The teens and longtime town residents must hurry to find out what’s going on in that house and with the watch that won’t keep normal time before it’s too late! (first in Time Shift Trilogy).
Arm count = zero,
Nose for mysteries and secrets = keen,
Sense of humor = boundless!
Moving to a new school can be nerve-wracking, especially in junior high when you don’t know anyone and you don’t have any arms to wave hello or shake hands… but Aven will carry on regardless of the stares.
Just released this week, Insignificant Events in the Life of a Cactus showcases Aven’s curiosity, self-sufficient attitude (thanks to her parents), and witty storytelling as she leaps (or tiptoes) into new situations in her new town and school.
How do you treat new folks who are different from you?
Book info: Insignificant Events in the Life of a Cactus / Dusti Bowling. Sterling Children’s Books, 2017. [author site] [publisher site] Review copy and cover image courtesy of the publisher.
My book talk: Moving across the country, 13-year-old Aven wonders whether living in Arizona will be more difficult because she has such fair skin or because she has no arms.
Her adoptive parents have encouraged Aven to do everything for herself – button her jeans, brush her teeth, play the guitar – and she can.
Dad really needs a job, so off they go to Arizona where he and Mom will manage an Old West theme park, and Aven will start 8th grade without the longtime friends who are used to her crazy stories about where her arms went, knowing she was born that way.
Eating with her feet (of course she washes them first!) in front of new kids? Yikes! Better after meeting Connor, who never eats in front of anyone because of his Tourette’s tics, and Zion, who eats by himself so kids don’t tease him about being big.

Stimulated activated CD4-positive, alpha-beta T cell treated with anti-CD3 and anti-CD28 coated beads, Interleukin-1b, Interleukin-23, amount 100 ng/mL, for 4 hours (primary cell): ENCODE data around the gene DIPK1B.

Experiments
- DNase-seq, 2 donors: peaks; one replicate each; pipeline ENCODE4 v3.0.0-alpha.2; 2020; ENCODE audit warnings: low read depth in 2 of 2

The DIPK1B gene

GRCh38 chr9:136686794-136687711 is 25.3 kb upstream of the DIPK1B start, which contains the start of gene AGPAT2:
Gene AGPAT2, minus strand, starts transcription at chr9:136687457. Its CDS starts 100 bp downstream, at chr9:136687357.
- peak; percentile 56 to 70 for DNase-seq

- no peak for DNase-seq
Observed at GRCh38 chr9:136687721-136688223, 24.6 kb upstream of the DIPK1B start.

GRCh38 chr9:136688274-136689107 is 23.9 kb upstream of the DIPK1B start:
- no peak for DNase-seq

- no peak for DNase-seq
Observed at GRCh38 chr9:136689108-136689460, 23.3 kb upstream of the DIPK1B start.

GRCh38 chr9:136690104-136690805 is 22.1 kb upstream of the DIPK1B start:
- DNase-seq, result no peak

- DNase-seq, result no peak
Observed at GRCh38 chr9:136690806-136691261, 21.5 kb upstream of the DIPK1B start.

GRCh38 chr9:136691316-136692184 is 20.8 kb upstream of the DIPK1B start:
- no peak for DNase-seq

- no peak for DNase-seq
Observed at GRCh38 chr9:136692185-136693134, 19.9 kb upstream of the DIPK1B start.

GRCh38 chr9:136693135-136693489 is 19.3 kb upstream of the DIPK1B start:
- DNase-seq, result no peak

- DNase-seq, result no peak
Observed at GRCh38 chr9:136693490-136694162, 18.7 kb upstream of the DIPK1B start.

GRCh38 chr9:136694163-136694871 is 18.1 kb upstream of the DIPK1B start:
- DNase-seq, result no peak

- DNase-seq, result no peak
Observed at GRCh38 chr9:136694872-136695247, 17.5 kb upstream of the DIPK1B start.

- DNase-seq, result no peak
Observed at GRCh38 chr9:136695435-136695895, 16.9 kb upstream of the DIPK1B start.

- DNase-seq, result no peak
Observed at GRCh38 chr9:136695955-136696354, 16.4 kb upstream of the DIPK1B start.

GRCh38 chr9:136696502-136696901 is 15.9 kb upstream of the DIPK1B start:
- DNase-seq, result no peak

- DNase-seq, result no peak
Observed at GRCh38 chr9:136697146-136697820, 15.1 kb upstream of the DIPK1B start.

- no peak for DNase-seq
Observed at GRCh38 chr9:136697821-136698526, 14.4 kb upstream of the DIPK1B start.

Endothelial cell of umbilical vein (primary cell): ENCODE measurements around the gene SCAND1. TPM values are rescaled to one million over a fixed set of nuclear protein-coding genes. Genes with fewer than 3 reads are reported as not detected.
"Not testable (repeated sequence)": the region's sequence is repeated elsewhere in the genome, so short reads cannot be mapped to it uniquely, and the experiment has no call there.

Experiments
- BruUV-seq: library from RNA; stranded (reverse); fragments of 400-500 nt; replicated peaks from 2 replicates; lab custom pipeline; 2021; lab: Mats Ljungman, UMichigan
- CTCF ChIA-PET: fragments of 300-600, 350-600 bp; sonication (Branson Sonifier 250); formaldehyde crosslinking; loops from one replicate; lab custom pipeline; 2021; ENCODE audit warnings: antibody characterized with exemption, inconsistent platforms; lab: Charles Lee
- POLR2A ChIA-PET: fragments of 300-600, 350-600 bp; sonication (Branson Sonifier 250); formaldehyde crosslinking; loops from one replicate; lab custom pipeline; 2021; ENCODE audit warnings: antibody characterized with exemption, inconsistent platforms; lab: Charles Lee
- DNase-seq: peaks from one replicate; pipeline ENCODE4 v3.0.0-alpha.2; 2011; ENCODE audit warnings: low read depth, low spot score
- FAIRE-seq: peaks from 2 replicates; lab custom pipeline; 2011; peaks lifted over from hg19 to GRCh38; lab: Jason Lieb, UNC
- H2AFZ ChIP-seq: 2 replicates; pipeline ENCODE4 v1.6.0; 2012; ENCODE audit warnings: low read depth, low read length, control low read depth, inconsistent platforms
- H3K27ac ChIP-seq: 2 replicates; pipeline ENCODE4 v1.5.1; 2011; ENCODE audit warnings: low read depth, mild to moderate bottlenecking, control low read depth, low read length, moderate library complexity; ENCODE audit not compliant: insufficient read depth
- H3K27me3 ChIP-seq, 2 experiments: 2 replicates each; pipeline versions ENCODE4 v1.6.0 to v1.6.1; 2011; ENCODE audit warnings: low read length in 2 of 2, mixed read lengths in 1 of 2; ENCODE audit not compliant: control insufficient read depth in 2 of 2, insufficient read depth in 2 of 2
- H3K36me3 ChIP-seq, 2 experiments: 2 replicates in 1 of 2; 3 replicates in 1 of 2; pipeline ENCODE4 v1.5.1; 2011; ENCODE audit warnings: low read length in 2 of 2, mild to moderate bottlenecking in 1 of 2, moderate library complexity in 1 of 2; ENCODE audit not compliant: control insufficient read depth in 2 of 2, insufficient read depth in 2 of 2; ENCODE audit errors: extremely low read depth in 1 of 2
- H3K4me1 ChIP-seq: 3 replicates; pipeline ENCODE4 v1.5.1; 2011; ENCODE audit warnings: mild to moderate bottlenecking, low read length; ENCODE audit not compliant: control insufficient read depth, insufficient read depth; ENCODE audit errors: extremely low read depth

Uncovering the mystery of the missing Cavanaugh photo and the secrets in the locked shed? Just takes persistence and clue-gathering by Aven, Connor, and Zion. And a crowbar. And the right key.
Making sure that Stagecoach Pass park stays open? She’ll have to think on that a while.
Ancient saguaro cacti that guard the hilltops near the park, tarantula photos on the ice cream parlor walls, upcoming soccer tryouts – interesting opportunities for Aven, whose blog posts shout and whisper the happy and challenging parts of her new life.
Brilliant students wanted,
Puzzle-solving a plus.
Survival through graduation not guaranteed…
Whoa! Full tuition for boarding school for math genius problem-solvers? And across the country from her cheating boyfriend, too? Best idea that cryptographic whiz Nadia has heard in a long time, till she arrives at… a secret Black Ops academy, funded by the CIA, with a killer double-agent on campus!
The first chapters (provided here free by the publisher) set up the dangerous world that Nadia finds herself in.
How far can you run from heartbreak?
Book info: Desert Dark / Sonja Stone. Holiday House, 2016. [author site] [publisher site] Review copy and cover image courtesy of the publisher.
My book talk: Recruited for an exclusive boarding school where her math abilities will be prized, Nadia discovers that Desert Mountain Academy covertly trains students for CIA black ops careers. When rumors of a double-agent on the remote Arizona campus prove true, suspicion falls on the newly-arrived Virginia teen whose mother is Lebanese.
Nadia is overwhelmed with martial arts and Mandarin, trying to master firearms and survival skills with the other juniors in her team – and resisting her attraction to their senior leader, Jack.
Teammate Damon is willing to help her catch up, but socially-challenged Alan (grandson of a Jewish Mossad agent) is openly skeptical, sure that she’ll bring down the team.
Her germophobic roommate Libby is hiding something – is it about the girl whose death opened a spot for Nadia after the semester had begun?
Chapters by Nadia, Libby, Jack, and the mysterious double-agent tell of assassination attempts (yep, plural), gradual team bonding, survival training, academic challenges, and a growing romance – if Nadia can survive her first year at Desert Mountain Academy!